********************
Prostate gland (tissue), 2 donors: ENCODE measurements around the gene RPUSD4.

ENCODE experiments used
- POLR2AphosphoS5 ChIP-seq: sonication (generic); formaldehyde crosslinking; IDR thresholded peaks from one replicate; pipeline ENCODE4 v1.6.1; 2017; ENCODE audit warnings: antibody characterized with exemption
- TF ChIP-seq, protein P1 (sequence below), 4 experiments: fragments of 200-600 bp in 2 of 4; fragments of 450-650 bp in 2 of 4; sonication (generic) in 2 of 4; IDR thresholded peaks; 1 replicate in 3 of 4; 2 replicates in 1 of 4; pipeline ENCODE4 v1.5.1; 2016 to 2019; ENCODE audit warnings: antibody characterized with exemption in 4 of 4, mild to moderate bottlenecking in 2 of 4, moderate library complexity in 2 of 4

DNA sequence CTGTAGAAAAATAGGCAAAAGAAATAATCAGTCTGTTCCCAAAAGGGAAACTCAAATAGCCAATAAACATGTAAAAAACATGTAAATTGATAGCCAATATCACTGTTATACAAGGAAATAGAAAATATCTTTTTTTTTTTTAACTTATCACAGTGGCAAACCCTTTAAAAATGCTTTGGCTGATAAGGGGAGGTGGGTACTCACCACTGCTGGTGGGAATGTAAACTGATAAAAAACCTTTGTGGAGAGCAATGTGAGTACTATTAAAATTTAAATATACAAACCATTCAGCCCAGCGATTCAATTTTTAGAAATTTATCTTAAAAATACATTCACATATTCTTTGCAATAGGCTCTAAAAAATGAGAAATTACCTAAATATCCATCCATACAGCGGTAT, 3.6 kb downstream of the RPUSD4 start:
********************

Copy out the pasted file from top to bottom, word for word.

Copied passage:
Prostate gland (tissue), 2 donors: ENCODE measurements around the gene RPUSD4.

ENCODE experiments used
- POLR2AphosphoS5 ChIP-seq: sonication (generic); formaldehyde crosslinking; IDR thresholded peaks from one replicate; pipeline ENCODE4 v1.6.1; 2017; ENCODE audit warnings: antibody characterized with exemption
- TF ChIP-seq, protein P1 (sequence below), 4 experiments: fragments of 200-600 bp in 2 of 4; fragments of 450-650 bp in 2 of 4; sonication (generic) in 2 of 4; IDR thresholded peaks; 1 replicate in 3 of 4; 2 replicates in 1 of 4; pipeline ENCODE4 v1.5.1; 2016 to 2019; ENCODE audit warnings: antibody characterized with exemption in 4 of 4, mild to moderate bottlenecking in 2 of 4, moderate library complexity in 2 of 4

DNA sequence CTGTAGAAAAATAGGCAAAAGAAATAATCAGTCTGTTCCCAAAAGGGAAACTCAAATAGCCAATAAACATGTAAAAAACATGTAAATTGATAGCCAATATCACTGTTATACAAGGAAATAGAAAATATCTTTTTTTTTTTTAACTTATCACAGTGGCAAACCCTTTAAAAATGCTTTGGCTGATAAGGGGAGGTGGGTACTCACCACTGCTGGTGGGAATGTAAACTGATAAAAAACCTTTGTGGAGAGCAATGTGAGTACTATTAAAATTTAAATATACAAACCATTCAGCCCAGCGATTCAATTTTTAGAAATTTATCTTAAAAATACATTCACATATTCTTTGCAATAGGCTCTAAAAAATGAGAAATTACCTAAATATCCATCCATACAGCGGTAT, 3.6 kb downstream of the RPUSD4 start: